Chavez Threatens U.S. Ambassador

In this picture released by Venezuela's Miraflores Press, Venezuela's President Hugo Chavez speaks during his national television and radio show "Hello President" in Venezuela's Carabobo state, Sunday, April 9, 2006, where he said U.S.
President Hugo Chavez threatened to expel the U.S. ambassador over a visit by the diplomat to a poor neighborhood where his car was attacked, pushing tensions between Venezuela and its top oil buyer to a new extreme.

Chavez said U.S. Ambassador William Brownfield sought to escalate tensions between the countries Friday by venturing into Coche, a pro-Chavez stronghold, where he donated baseball equipment to a youth league. As his convoy left, Chavez supporters pounded and kicked the ambassador's car and hurled eggs and tomatoes.

"The ambassador went to Coche seeking an incident," Chavez said during his weekly televised address Sunday. "It was a provocation to look for another incident, seeking an escalation."

Chavez offered muted criticism of the protesters. "We reject any kind of aggression," he said, but clearly warned the ambassador. "If you continue provoking us, go pack your bags because I'm going to throw you out of here," he said.

Chavez's ultimatum comes in response to Washington's warning of "severe diplomatic consequences" if anything similar should happen again to Brownfield, who has encountered protests three times in as many weeks. Earlier, demonstrators burned tires and torched an American flag.

Chavez's response Sunday was defiant: "If the Washington government takes some measure against Venezuela because of provocations, you will be responsible, you will have to leave here, sir. I will declare you persona non grata in Venezuela."

U.S. Embassy spokeswoman Salome Hernandez told The Associated Press by phone, "The ambassador will continue to travel and we will not be intimidated."

The spike in tensions between the United States and its fourth-largest oil supplier follows months of increasingly strained ties.

Chavez has threatened in the past to halt oil exports to the United States if Washington attempts to unseat his government. In February, Washington expelled a Venezuelan diplomat in response to Chavez's expulsion of a U.S. military attache accused of spying.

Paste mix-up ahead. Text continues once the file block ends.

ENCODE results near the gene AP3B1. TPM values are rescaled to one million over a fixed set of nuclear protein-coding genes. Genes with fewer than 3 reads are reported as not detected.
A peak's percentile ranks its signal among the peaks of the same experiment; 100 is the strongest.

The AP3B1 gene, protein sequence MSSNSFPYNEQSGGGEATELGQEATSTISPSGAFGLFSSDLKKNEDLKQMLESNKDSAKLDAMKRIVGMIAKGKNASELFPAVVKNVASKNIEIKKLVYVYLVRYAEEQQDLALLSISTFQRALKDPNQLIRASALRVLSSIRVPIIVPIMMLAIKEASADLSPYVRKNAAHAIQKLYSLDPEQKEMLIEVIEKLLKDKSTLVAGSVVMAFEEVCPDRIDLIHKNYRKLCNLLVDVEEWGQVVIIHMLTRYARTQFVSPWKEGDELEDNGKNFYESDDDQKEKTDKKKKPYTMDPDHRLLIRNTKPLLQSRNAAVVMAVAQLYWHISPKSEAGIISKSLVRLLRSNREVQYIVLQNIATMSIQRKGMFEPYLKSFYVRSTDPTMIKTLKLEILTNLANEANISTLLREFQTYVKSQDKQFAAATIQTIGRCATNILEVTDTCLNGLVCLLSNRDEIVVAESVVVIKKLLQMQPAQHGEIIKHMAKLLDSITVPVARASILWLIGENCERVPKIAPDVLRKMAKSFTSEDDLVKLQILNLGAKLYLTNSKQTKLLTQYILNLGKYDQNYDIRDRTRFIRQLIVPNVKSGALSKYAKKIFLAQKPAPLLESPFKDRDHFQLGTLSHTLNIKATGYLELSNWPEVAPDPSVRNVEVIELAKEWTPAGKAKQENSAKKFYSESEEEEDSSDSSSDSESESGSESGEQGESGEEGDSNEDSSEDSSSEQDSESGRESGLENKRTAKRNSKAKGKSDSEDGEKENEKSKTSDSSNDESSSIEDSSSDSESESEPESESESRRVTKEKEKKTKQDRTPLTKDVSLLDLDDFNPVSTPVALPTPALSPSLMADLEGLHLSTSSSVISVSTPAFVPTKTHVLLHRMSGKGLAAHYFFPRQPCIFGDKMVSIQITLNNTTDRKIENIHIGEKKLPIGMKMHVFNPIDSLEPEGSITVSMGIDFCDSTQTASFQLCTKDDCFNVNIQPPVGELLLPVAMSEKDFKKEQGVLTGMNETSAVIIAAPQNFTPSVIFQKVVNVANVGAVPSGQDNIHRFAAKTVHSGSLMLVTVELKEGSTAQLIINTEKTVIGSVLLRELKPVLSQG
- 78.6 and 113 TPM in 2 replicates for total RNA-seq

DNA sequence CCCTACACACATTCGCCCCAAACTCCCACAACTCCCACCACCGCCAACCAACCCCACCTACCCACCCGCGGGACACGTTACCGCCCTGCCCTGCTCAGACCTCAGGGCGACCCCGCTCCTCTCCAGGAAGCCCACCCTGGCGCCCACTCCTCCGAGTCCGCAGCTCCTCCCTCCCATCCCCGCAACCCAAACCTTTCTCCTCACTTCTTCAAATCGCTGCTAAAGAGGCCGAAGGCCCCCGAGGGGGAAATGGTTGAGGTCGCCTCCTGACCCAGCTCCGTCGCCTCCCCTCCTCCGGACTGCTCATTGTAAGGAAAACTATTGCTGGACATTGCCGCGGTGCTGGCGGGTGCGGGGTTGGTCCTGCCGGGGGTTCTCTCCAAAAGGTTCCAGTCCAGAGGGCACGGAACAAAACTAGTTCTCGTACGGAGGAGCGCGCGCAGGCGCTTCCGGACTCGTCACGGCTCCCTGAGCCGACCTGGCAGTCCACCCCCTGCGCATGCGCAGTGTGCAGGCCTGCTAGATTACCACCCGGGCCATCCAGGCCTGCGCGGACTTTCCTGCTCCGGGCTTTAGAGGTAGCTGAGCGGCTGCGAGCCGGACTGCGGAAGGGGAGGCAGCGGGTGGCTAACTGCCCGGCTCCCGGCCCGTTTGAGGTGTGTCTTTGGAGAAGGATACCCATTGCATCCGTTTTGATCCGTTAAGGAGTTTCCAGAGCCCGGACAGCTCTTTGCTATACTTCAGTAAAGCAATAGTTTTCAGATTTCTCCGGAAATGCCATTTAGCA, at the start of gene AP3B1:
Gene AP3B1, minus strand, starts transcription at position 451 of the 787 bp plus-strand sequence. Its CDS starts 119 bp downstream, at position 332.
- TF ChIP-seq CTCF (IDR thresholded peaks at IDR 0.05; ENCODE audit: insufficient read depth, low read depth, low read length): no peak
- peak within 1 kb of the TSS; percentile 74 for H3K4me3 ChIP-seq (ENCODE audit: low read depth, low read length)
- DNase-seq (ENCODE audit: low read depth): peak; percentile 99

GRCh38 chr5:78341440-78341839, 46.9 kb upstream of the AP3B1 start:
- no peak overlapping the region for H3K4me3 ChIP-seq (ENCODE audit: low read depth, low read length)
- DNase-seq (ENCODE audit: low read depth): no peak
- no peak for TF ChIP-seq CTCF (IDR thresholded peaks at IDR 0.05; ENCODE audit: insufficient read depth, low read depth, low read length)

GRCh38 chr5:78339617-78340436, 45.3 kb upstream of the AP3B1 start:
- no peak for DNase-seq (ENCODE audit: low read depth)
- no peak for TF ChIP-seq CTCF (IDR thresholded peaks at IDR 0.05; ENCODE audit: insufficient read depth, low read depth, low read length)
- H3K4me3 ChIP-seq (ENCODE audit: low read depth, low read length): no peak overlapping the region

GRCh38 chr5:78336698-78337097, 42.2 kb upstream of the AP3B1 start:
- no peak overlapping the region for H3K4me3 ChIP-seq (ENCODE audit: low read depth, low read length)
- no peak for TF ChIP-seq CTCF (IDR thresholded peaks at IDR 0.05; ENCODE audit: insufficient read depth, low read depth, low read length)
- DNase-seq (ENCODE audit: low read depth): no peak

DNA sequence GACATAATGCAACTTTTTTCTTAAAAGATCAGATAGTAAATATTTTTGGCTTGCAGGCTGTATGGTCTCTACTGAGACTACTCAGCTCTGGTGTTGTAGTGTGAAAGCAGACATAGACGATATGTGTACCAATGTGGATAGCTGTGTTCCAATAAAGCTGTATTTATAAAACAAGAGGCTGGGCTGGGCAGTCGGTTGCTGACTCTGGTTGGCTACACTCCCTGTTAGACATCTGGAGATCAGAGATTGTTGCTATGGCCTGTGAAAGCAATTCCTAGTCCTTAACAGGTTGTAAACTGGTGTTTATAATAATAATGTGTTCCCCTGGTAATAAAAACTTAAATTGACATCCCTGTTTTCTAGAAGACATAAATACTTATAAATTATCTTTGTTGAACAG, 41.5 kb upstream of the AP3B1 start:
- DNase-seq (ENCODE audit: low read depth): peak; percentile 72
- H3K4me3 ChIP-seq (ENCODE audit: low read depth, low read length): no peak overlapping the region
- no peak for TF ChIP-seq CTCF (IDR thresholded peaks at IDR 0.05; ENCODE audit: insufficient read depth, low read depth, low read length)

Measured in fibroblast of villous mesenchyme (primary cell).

Many analysts say Chavez risks losing much more from a break in commercial relations because the United States remains Venezuela's top buyer of oil and an indispensable refiner of its heavy crudes. Venezuela supplied 12 percent of U.S. crude oil imports last year.

But Chavez, who calls President Bush a madman intent on ousting him, has sought to lessen Venezuela's dependence on the U.S. market and said in February he was in contact with new buyers as part of a contingency plan.

U.S. officials deny plotting against Chavez but have accused him of undermining democracy and destabilizing Latin America. Chavez insists his government is democratic and says the United States is a destabilizing force.

Brownfield has repeatedly called for an ease in rhetoric and regularly travels into pro-Chavez slums to meet with community leaders and hand out donations, like funds for libraries and children's homes.

In the incident Friday, Chavez said Brownfield failed to advise the local mayor's office or the foreign ministry of his travel plans. Hernandez said the embassy is not required to advise those institutions but that it takes adequate precautions by regularly coordinating with law enforcement authorities for such events.

The State Department has said the attack against Brownfield's car was condoned by local officials who handed out snacks to perpetrators at the stadium. U.S. officials also accused police of doing nothing to stop the Chavez supporters.

Chavez said police had intervened to protect the convoy.

But he warned Brownfield: "With your imprudence and provocation, one of these days you could cause a grave incident."